Bledsoe arrived in Dallas after a rocky three-year stint in Buffalo ended with the Bills' decision to make unproven second-year quarterback J.P. Losman the starter. (Losman has since been benched in favor of Kelly Holcomb.) Bledsoe, who went to the Pro Bowl after his first season in Buffalo, was stunned by the decision, but his anger subsided after the Bills cut him in February; that allowed him the chance to become a starter elsewhere. Signing with the Cowboys a day later, he was reunited with coach Bill Parcells, who was Bledsoe's boss in New England from 1993 through '96. "The first thing he said when I talked to him about coming here," says Dallas owner Jerry Jones, "was that he wanted to show people what he could still do."
At the outset Parcells told Bledsoe the Cowboys wouldn't be throwing the ball 50 times a game and that he wanted Bledsoe to avoid the sacks that resulted from hiss lack of mobility and tendency to hold onto the ball for too long. Bledsoe got the message and has completed 63.3% of his passes for 1,663 yards, 11 touchdowns and only four interceptions through Week 6. His quarterback rating of 100.4 is well above his career mark of 77.5. "They're doing a good job of protecting him, they're throwing the ball quickly, and he's playing against NFC teams he hasn't played against for a while," says Bills general manager Tom Donahoe. "We'll see what happens when teams play him the second time around."
Bledsoe knows he will always have his skeptics, but he believes he won't let this team down. "I just feel like I know what it takes to win games now," he says. "It's about recognizing when to be more cautious with the ball, what to say to a teammate, how to get the team into the right play. Those are things that allow you to be really effective, and I feel like I'm doing those things here."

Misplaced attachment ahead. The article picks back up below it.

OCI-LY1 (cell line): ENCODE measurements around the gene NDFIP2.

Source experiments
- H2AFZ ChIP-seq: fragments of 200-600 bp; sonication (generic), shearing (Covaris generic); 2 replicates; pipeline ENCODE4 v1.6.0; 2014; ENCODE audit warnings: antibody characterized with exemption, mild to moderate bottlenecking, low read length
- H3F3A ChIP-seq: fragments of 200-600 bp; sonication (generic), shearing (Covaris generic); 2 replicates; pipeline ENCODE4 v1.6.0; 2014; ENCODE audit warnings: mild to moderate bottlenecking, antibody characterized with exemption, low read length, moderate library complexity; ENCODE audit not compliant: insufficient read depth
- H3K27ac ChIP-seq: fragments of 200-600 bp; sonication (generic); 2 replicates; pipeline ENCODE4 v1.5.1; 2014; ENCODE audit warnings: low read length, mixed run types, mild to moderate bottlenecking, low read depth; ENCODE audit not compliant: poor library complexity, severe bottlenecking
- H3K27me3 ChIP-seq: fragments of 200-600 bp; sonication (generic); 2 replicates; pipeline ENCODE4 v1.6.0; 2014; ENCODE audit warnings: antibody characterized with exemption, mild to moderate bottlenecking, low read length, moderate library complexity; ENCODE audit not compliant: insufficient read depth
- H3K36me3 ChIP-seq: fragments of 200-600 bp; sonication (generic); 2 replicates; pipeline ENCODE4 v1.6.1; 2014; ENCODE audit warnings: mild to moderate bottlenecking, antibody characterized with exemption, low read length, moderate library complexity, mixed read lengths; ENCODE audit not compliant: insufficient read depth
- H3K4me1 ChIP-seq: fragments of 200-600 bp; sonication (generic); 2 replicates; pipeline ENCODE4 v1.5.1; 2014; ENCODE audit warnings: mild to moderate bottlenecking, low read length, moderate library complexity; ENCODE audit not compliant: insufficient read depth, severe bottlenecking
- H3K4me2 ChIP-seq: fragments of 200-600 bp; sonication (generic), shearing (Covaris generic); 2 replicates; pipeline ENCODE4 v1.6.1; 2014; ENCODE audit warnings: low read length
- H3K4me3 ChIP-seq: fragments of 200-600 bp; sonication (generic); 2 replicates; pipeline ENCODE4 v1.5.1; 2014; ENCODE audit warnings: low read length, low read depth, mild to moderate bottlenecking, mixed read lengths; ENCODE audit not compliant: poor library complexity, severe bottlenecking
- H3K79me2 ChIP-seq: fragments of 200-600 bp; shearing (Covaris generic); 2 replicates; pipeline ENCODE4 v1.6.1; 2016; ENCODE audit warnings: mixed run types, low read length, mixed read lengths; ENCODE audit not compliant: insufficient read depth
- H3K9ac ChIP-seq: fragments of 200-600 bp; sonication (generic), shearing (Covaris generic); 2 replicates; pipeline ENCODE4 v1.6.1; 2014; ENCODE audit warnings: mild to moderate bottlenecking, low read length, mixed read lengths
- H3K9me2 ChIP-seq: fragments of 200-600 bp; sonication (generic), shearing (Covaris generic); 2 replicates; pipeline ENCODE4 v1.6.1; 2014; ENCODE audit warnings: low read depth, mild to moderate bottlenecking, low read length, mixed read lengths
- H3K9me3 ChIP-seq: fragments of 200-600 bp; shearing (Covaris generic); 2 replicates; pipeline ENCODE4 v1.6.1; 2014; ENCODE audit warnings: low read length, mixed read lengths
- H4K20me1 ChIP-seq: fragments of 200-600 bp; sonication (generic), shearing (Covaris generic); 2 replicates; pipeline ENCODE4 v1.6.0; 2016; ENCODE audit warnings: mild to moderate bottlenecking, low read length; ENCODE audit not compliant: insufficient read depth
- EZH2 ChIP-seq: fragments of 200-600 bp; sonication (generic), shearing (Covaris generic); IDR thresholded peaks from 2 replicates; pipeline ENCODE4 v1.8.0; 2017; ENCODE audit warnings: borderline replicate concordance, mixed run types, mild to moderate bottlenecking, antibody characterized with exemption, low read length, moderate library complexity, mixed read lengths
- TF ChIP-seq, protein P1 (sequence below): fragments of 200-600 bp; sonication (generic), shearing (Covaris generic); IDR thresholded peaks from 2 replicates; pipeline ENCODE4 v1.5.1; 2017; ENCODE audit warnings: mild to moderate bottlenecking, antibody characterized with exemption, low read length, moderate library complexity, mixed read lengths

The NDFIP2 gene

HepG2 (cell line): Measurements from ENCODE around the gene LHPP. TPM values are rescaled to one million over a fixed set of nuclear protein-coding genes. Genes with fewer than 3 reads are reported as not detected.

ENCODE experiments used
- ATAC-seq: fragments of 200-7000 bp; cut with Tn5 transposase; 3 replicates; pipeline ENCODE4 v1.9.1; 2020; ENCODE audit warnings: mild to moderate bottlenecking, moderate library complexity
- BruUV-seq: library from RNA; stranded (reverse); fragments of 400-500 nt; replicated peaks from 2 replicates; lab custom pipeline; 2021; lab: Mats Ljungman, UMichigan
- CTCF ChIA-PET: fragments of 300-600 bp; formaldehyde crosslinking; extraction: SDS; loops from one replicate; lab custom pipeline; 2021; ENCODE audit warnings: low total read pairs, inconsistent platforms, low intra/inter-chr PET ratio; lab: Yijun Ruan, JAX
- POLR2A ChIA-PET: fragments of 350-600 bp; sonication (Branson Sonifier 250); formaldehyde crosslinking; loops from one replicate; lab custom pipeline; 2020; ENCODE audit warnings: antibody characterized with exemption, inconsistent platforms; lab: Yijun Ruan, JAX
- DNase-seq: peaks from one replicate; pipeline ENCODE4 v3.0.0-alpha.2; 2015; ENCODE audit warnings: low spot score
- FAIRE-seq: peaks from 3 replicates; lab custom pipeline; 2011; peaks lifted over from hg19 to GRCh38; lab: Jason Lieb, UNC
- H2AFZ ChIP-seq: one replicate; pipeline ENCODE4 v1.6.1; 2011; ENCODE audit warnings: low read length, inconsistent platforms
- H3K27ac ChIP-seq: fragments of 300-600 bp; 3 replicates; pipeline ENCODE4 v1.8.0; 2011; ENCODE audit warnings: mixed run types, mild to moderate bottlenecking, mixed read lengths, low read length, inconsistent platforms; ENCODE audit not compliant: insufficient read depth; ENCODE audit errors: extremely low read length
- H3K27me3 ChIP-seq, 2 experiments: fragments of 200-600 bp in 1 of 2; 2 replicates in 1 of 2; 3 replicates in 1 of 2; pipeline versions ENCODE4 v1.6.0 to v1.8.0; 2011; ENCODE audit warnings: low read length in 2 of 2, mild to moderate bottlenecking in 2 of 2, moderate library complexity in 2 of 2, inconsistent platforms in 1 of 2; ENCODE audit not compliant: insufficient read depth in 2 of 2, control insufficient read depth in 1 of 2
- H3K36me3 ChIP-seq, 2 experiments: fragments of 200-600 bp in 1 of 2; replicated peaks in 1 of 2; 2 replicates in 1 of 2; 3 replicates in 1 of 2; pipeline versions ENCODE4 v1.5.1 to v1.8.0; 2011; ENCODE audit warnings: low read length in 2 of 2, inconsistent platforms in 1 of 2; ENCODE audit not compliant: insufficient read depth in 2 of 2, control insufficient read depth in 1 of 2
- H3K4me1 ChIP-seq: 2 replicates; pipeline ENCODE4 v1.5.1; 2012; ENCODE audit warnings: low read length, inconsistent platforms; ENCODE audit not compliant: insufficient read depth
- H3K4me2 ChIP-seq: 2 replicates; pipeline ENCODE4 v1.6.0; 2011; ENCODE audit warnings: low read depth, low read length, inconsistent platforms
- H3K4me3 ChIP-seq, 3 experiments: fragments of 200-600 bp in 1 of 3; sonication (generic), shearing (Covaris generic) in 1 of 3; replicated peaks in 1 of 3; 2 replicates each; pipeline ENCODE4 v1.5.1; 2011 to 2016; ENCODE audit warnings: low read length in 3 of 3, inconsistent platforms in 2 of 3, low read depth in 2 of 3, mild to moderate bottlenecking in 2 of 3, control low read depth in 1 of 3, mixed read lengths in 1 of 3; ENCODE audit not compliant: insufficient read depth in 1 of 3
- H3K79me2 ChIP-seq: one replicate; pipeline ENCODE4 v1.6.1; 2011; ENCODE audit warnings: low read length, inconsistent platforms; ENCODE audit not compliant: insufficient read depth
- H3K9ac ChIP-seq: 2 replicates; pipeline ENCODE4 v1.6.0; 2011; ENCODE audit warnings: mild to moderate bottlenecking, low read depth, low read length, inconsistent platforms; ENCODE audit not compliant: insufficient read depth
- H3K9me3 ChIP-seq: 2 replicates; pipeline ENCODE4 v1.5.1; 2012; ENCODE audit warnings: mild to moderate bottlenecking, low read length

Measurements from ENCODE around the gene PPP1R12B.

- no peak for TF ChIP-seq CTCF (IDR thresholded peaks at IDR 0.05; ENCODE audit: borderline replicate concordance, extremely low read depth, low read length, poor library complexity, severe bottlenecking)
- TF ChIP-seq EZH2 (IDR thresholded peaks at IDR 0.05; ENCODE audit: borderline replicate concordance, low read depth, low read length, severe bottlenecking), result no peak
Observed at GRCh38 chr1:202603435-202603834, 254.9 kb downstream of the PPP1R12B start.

The Broncos aren't getting carried away with their 5-1 start. They opened the last three seasons 4-1, 5-1 and 5-1 but then went a combined 15-16 over the remainder of those seasons.... Steve McNair's back is acting up, which means the Titans' quarterback may have to stand on the team's charter from Nashville to Phoenix for Sunday's game against the Cardinals. "That's the least of our worries right now," says McNair. Turning around a 2-4 season is a bigger concern.... Randy Moss (above) hasn't been the impact player the Raiders were expecting. After suffering a strained groin, bruised ribs and a back contusion, and being shut out in Oakland's loss to San Diego on Sunday, he has only 19 catches for 466 yards and two touchdowns in his team's 1-4 start.... Cowboys coach Bill Parcells kiddingly asked fragile wideout Terry Glenn last week if this isn't the time when Glenn usually "runs out of gas." Last fall, for example, Glenn tore ligaments in his left foot on Oct. 24 and missed the rest of the season. This year he's averaging 97 receiving yards a game as Drew Bledsoe's primary deep threat. "That's my top priority, to make it through the season," Glenn says. "If I'm on the field and playing every down, I think we've got a really good chance to win."